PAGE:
No one can question Michael Bloomberg’s climate change bona fides. As mayor of New York, he declared that cities had to lead the way in reducing the threat of climate change, and he strove to make New York greener. He has donated millions of dollars to the effort to shut down coal-fired power plants. He endorsed President Barack Obama for re-election in 2012 primarily because the president, he said, “has taken major steps to reduce our carbon consumption.” Most recently, he was named the U.N. secretary-general’s special envoy for cities and climate change.
Bloomberg is also a supremely pragmatic man, who prides himself on not letting ideology get in the way of finding practical solutions to difficult problems. Thus it was that earlier this week – after Obama vetoed a bill passed by Congress that would have forced him to approve the Keystone XL oil pipeline – Bloomberg wrote an article for Bloomberg View, his media company’s opinion publication, proposing an idea for breaking the logjam over the pipeline, which would transport oil from the tar sands of Alberta, Canada, to refineries in the Gulf of Mexico.
His says the Obama administration should negotiate directly with the Canadian government, and come up with a climate pact that would more than offset the emissions that would be generated – are already being generated – by mining the oil from the sands. Though it is unlikely to satisfy partisans on both sides, it is a wonderfully sensible solution.
“Keystone has become irrationally significant,” Bloomberg told me. “Environmentalists overstate the danger of the pipeline to the environment,” he continued, “while those who say the economics would be significant are overstating as well.”
Bloomberg believes we would all be better off if we stripped the pipeline of its symbolism and dealt with it more realistically.
Many in the environmental movement have taken the position that building Keystone – and thus allowing for increased production of tar sands oil – would be ruinous for the planet. Not only would it further the world’s dependence on fossil fuels, but, if it enabled the full exploitation of the tar sands, it would emit so much carbon that it would be “game over” for the planet, in the memorable words of James Hansen, an anti-Keystone scientist. These claims are wildly overstated. The Canadian government likes to note that, in 2012, eight states, starting with Texas, had higher emissions from their coal-fired power plants than Canada did from its oil sands. And transporting oil by train, as is now being done, is far more dangerous than sending it through a state-of-the-art pipeline.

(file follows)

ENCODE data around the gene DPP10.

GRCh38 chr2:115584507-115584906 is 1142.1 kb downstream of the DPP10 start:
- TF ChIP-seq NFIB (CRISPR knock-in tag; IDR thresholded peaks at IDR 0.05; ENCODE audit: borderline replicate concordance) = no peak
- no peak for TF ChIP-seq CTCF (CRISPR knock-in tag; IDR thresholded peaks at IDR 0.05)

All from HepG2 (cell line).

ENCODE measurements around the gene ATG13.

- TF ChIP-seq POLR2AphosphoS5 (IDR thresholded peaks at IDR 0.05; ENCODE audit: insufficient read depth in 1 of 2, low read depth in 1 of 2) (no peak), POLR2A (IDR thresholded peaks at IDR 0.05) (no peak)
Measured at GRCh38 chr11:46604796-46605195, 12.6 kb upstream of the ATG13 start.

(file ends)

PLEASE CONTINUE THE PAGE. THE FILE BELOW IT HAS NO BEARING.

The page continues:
At the same time, the Republicans who want to use Obama’s veto as a symbol that he is willing to forgo good jobs to please his environmental supporters are equally wrongheaded. Most of the American jobs related to Keystone would involve building the pipeline. Once it was up and running, the number of new jobs it would create would be minimal.
There is a third entity for whom Keystone has become a symbol: the conservative government of Stephen Harper, the Canadian prime minister, which has pushed for approval of the pipeline by the United States with an urgency that has sometimes felt like desperation. In 2011, Harper said approval of the pipeline should be a “no brainer” for the U.S. Canadian officials have threatened that if the U.S. doesn’t approve the pipeline, the oil would likely go to China instead. And it has treated Obama’s reluctance to make a decision on the pipeline as a reflection of American-Canadian relations, rather than what it is: an issue of American politics. There are many Canadians who believe the Harper government has badly mishandled the Keystone issue.
At the same time, Harper’s government has not exactly been leading the climate change charge. His administration pulled Canada out of the Kyoto Protocols, the landmark 1997 agreement that committed countries that signed on to mandatory emissions reductions. “We are known around the world as being climate-change obstructionists,” said Peter McKenna, a political scientist at the University of Prince Edward Island. “Harper always equates getting serious about climate change as having a negative effect on the Canadian economy.”
It is this state of affairs that Bloomberg seeks to exploit. Late last year, the Obama administration announced a climate change agreement with China, which commits both parties to lowering their greenhouse gas emissions. Because Harper so badly wants the Keystone pipeline to be approved, the U.S. government has tremendous leverage, says Bloomberg, to cut the same kind of deal with Canada. After which, the president could approve the Keystone XL oil pipeline with a clear conscience, knowing that he had mitigated the worst of its effects on the planet.
Pragmatism, for a change, would upend ideology, and we could finally stop talking about this fractious pipeline.
The New York Times